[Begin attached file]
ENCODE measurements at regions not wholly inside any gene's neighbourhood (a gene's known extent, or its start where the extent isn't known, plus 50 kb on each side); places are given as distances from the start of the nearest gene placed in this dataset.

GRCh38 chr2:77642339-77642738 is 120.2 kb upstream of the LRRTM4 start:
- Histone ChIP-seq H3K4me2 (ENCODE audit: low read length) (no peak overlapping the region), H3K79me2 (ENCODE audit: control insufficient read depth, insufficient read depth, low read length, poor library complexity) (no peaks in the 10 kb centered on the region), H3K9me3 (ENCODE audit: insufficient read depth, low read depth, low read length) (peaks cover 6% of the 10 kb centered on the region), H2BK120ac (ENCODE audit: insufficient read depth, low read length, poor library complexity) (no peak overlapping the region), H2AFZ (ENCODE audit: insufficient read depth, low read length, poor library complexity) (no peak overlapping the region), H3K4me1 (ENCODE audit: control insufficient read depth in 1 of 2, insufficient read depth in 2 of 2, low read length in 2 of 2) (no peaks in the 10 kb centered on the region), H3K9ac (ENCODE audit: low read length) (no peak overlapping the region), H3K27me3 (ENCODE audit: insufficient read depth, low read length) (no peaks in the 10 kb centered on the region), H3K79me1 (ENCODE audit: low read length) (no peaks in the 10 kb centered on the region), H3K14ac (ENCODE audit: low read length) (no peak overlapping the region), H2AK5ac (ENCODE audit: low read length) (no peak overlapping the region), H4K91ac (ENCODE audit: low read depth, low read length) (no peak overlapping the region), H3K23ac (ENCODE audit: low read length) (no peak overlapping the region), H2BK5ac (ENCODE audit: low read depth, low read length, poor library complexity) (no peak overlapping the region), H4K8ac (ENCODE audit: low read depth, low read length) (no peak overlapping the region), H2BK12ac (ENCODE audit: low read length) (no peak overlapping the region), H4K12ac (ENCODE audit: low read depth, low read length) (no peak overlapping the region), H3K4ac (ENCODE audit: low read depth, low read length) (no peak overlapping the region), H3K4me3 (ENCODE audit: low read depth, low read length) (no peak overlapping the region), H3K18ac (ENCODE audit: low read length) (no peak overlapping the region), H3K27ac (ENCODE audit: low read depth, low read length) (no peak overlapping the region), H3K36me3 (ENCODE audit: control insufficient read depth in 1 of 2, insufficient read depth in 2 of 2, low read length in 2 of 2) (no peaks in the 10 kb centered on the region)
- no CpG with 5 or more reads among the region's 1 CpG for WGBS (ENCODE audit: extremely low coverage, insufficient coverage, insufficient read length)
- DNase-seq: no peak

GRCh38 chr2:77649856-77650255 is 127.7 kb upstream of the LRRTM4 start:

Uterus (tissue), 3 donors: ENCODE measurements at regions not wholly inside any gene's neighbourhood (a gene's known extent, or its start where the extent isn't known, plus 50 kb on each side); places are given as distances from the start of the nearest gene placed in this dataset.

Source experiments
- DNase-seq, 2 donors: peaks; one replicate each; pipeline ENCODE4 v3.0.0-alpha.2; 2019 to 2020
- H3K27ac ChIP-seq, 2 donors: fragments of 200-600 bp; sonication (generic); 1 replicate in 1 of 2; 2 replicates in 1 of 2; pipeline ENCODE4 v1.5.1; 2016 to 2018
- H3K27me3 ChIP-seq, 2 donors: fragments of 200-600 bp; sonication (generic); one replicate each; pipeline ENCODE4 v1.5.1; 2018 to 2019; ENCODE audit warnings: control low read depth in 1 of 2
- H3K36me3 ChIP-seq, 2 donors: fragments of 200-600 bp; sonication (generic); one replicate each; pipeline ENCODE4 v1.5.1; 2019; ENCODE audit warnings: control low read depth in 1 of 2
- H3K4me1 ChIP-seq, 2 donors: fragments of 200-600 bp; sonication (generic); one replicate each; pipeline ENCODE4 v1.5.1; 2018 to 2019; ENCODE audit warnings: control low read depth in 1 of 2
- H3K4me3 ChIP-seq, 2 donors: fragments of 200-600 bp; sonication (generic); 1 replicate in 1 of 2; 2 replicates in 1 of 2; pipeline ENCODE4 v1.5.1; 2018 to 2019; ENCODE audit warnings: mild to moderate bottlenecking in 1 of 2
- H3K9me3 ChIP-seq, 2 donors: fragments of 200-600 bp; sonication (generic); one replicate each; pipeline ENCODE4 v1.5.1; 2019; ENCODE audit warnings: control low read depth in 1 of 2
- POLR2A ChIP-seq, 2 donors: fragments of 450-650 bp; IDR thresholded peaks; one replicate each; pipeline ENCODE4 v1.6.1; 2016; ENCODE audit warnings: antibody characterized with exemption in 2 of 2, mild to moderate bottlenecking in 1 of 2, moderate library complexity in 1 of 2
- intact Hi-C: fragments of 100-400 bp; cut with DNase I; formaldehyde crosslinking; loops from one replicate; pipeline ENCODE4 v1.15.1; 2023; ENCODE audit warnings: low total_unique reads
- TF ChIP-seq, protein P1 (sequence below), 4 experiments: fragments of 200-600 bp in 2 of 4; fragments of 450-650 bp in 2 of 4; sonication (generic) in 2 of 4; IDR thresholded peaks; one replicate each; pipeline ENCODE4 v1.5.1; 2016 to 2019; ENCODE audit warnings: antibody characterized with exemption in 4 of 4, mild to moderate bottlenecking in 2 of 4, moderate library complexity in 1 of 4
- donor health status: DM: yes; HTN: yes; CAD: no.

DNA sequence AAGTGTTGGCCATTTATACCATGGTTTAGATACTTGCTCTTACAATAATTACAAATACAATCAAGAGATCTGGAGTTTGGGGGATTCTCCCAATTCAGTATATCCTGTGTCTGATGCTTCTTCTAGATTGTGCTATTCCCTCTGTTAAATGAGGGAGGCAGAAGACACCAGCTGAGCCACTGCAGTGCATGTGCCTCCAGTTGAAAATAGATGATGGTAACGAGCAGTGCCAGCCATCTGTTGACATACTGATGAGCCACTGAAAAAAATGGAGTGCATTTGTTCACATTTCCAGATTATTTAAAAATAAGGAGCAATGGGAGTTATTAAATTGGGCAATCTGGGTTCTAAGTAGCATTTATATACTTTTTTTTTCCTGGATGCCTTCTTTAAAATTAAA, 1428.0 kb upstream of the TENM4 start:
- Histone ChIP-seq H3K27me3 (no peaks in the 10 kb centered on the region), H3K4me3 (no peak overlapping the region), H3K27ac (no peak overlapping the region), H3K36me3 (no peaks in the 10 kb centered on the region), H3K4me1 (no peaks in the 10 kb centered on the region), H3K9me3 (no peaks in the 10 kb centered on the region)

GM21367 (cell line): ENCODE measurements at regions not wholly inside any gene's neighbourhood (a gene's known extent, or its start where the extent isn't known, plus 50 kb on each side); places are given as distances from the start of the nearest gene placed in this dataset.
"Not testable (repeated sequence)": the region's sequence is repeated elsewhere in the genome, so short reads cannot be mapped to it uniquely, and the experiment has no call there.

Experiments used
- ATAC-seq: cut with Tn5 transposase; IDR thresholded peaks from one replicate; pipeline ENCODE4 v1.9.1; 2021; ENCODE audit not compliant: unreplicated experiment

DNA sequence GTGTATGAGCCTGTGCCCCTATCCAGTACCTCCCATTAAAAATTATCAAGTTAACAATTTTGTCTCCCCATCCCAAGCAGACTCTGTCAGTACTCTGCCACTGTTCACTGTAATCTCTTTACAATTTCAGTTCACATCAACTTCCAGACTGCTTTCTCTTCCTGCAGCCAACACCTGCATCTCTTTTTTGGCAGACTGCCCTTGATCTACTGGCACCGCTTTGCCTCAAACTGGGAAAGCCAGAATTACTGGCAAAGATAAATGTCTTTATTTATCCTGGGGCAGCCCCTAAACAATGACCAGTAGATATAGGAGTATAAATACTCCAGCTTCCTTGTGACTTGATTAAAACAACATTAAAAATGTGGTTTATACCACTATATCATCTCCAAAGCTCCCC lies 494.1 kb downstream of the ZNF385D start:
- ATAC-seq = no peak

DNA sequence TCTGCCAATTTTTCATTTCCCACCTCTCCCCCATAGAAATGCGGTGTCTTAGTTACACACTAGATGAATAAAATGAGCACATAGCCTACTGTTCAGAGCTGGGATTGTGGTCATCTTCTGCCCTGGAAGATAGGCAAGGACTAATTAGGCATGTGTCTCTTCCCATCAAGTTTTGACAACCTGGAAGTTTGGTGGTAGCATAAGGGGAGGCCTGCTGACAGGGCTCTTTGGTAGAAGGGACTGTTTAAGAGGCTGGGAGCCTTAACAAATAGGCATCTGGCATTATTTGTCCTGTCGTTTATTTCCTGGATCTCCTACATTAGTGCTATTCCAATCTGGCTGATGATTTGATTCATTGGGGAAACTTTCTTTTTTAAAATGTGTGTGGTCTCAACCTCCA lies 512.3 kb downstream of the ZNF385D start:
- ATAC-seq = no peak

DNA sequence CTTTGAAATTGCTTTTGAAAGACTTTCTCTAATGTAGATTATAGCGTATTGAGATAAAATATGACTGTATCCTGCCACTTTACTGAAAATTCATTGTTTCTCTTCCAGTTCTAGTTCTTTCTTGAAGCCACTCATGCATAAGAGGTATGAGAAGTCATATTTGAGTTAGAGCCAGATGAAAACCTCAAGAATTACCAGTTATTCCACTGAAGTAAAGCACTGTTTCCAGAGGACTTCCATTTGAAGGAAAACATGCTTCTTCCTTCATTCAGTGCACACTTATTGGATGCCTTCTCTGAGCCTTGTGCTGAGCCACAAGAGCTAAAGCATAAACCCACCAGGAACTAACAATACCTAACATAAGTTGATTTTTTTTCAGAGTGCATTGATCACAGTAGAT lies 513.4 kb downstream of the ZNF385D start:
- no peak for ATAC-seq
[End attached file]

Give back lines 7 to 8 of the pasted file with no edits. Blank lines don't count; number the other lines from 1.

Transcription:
Uterus (tissue), 3 donors: ENCODE measurements at regions not wholly inside any gene's neighbourhood (a gene's known extent, or its start where the extent isn't known, plus 50 kb on each side); places are given as distances from the start of the nearest gene placed in this dataset.

Source experiments